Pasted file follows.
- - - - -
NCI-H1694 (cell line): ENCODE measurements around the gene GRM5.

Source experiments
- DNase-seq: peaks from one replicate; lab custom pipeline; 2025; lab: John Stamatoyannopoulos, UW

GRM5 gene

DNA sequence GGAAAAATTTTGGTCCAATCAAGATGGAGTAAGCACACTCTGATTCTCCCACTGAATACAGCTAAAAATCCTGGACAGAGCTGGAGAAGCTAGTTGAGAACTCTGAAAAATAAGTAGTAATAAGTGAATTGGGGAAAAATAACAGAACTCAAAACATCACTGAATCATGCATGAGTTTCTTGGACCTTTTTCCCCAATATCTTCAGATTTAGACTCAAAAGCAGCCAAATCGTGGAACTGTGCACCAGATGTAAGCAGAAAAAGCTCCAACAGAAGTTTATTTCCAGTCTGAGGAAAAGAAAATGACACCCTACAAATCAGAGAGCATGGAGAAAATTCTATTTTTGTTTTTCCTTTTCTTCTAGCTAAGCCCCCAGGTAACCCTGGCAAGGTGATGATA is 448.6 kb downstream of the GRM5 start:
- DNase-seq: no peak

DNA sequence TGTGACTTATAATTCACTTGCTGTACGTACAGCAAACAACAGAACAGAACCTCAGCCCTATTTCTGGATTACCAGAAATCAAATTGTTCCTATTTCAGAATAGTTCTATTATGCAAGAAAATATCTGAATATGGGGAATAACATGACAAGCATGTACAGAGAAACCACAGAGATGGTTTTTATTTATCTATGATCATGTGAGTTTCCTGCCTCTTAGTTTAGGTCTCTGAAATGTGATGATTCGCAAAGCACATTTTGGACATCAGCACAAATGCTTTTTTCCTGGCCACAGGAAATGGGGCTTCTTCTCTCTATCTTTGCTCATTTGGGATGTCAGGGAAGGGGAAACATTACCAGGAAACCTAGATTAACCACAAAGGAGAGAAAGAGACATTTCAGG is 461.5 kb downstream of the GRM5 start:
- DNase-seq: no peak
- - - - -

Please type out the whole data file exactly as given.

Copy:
NCI-H1694 (cell line): ENCODE measurements around the gene GRM5.

Source experiments
- DNase-seq: peaks from one replicate; lab custom pipeline; 2025; lab: John Stamatoyannopoulos, UW

GRM5 gene

DNA sequence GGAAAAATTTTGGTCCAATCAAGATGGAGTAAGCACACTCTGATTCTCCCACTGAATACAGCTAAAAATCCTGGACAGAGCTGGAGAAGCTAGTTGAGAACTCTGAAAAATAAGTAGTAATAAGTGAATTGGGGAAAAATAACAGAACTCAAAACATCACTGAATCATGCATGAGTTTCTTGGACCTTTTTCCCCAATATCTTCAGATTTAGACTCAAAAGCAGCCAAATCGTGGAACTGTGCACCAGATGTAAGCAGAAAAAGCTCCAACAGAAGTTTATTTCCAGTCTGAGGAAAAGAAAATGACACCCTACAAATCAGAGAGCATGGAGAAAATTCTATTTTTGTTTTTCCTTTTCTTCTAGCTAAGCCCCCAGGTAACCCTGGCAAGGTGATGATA is 448.6 kb downstream of the GRM5 start:
- DNase-seq: no peak

DNA sequence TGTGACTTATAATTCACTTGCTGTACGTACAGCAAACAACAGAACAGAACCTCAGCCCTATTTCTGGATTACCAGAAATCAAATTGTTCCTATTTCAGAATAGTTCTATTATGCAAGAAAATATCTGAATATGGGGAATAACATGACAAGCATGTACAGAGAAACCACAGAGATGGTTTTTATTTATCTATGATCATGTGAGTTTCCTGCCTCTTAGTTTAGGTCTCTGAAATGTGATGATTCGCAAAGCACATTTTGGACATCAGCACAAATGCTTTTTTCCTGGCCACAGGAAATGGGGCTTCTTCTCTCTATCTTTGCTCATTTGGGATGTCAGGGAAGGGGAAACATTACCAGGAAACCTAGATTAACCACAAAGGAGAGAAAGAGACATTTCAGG is 461.5 kb downstream of the GRM5 start:
- DNase-seq: no peak